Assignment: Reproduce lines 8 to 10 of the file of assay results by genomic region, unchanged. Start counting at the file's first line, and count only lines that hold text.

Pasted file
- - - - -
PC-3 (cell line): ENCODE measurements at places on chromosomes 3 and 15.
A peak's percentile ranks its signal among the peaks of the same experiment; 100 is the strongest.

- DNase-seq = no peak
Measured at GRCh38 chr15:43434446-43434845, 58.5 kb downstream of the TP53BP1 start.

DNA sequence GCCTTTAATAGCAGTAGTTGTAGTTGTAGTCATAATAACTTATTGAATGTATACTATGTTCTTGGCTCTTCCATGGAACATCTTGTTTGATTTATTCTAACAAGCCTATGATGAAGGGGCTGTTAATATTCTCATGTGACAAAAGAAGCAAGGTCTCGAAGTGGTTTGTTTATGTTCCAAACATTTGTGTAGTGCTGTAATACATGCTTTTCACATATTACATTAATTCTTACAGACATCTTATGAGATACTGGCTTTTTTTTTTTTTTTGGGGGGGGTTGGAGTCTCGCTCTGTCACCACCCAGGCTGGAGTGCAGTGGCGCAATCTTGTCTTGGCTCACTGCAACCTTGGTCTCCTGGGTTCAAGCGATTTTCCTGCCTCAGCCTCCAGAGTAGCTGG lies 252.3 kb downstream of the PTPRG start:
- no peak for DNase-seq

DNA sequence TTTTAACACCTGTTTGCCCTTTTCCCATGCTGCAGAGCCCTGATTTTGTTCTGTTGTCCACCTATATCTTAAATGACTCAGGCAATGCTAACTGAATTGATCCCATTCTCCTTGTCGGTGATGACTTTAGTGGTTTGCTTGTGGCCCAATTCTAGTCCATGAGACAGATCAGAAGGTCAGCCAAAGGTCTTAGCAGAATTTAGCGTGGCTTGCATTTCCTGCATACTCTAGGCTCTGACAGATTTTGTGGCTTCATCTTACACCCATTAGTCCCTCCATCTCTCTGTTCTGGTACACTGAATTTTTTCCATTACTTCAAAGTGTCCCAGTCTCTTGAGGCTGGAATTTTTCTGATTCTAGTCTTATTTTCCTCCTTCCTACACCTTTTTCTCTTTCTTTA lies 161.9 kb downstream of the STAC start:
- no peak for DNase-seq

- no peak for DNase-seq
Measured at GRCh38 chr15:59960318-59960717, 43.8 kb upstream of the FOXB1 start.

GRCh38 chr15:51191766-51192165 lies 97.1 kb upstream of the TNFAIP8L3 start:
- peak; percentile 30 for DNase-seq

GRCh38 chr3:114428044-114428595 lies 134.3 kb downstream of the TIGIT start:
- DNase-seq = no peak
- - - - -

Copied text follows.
- no peak for DNase-seq

- no peak for DNase-seq
Measured at GRCh38 chr15:59960318-59960717, 43.8 kb upstream of the FOXB1 start.